ATLAS, mountain range in Morocco and Algeria.


Arabic literary sources tell of some *Berber tribes in the Atlas Mountains which observed the tenets of Judaism: e.g., the Jarawa in the Aurès Mountains of eastern Algeria (see Kahina), the Nafusa, the Fandalawa, and Madyuna (west Algerian tribes), and the Bahlula, the Ghayata, and the Fazaz in the Moroccan Atlas. The Islamization of these tribes is ascribed to Idris the Great (ninth century). It is significant that in Jewish sources there is no mention of these tribes. The *Almohads did not succeed in conquering the Atlas tribes and, apparently, many Jews found shelter among them during the persecutions. Until 1956, many Jewish mellahs existed in the Atlas Mountains and on their slopes. Situated on the main communication routes in their quarters near the Berber villages, these small isolated communities remained closely attached to their faith and traditions. Their primary occupations included small business, peddling, metal crafts (silversmiths and blacksmiths), and wine production. According to legends, these tribes had once been strong enough to sustain themselves and to aid the Berbers in their internecine struggles. Many Jews in the Middle Atlas and in Sous Valley either converted voluntarily to Islam or were forced to convert during the marabout movement in the 16th century. During the 19th century the Atlas communities were finally subjugated and sometimes reduced to semi-slavery. The Jewish communities of the Atlantic Atlas disappeared. Throughout the Atlas region old Jewish cemeteries and sanctuaries served as shrines for both Jews and Muslim Berbers.

[David Corcos]

In Recent Times

In 1948 there were about 10,000 Jews living in the Atlas Mountains area of Morocco. About half were peddlers and artisans, while some engaged in agriculture. They were scattered in many settlements, in which there were often no more than a few dozen families. These Jews were observant, although the majority were illiterate. They lacked teachers in their villages, and frequently they had no contact even with Jewish communities in the area. Some of the villages were so isolated that their very existence was unknown, until they were discovered in the 1950s when the exodus to Israel began. Between 1952 and 1955 dozens of villages in the area were abandoned. In the largest of these, Tamzert, there were 68 families consisting of 340 persons. During this period a total of 532 families (2,914 persons) went to Israel from the Atlas Mountains, the rest, some 5,000 persons, migrating there later. The fact that they possessed no property facilitated their migration, for even the farmers among them did not own land but were tenants in exchange for a quarter of the crops. On the other hand, they were in need of basic medical attention, since many suffered from skin diseases, and from partial or total blindness resulting from trachoma. Almost all immigrants from the Atlas Mountains settled in cooperative villages in Israel and engaged in agriculture.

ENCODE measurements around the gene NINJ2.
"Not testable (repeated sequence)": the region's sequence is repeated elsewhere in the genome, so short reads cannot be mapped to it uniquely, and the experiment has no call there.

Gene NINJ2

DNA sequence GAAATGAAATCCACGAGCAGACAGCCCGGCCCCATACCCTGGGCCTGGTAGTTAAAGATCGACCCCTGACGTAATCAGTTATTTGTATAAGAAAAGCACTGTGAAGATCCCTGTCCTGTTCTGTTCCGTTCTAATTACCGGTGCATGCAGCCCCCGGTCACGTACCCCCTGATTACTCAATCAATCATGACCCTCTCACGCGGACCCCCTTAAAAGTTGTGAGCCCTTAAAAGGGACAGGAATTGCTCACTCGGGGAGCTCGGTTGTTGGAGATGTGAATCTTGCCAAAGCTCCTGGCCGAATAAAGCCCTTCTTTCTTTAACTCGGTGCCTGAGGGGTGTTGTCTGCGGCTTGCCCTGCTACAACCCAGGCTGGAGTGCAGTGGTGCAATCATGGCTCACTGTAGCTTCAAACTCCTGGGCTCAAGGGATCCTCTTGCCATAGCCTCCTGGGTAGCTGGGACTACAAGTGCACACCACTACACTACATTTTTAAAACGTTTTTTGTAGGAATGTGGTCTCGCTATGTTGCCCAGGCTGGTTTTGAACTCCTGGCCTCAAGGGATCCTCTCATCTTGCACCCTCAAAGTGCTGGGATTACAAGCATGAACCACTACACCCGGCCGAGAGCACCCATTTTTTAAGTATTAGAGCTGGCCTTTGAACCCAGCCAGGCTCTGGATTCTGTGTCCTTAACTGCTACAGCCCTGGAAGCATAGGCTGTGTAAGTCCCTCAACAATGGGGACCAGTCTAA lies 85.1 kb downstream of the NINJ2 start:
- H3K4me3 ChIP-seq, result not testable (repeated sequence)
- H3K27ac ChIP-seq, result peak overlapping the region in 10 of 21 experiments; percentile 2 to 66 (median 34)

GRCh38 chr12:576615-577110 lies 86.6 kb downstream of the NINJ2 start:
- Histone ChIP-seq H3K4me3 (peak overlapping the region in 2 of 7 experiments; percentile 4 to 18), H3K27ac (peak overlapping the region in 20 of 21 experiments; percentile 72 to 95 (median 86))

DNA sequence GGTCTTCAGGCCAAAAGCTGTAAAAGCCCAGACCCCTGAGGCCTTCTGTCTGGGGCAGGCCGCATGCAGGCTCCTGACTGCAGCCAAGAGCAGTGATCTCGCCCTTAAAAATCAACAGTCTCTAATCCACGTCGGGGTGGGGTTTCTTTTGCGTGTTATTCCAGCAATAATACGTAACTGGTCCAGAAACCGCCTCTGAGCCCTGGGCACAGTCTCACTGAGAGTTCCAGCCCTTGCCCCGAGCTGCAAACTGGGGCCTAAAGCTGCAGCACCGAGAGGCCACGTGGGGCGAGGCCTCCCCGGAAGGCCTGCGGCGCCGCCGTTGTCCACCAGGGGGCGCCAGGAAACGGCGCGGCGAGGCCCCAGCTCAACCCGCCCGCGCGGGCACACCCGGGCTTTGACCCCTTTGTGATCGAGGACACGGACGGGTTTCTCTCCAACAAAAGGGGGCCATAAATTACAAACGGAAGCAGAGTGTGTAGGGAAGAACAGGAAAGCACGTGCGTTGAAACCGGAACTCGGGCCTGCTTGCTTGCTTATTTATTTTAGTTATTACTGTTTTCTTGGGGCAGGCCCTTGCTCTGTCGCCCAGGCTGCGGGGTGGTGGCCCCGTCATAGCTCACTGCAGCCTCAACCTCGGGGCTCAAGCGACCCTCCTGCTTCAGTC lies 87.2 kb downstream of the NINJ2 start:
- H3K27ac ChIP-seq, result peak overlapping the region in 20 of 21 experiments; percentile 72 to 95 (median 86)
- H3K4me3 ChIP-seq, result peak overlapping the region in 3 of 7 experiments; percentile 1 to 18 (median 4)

[Haim J. Cohen]


N. Slouschz, Travels in North Africa (1927), 295 ff., 306 ff.; R. Montagne, Berbères et le Makhzen (1930), 45–46, 66–68, 76–77; L. Poinot, Pélerinages judéomusulmans du Maroc (1948), passim; A.N. Chouraqui, Between East and West (1968), passim; P. Flamand, Diaspora en terre d'Islam (1956), 67–105; Hirschberg, in: Journal of African History, 4 (1963), 313–39; Hirschberg, Afrikah, passim; Corcos, in: Sefunot, 10 (1966), 77, 80 ff., 93 ff.; Minkovitz, in: JJSO, 9 (1967), 191–208; Kohls, in: Megamot, 7 (1956), 345–76 (Eng. summ.).

Source: Encyclopaedia Judaica. © 2008 The Gale Group. All Rights Reserved.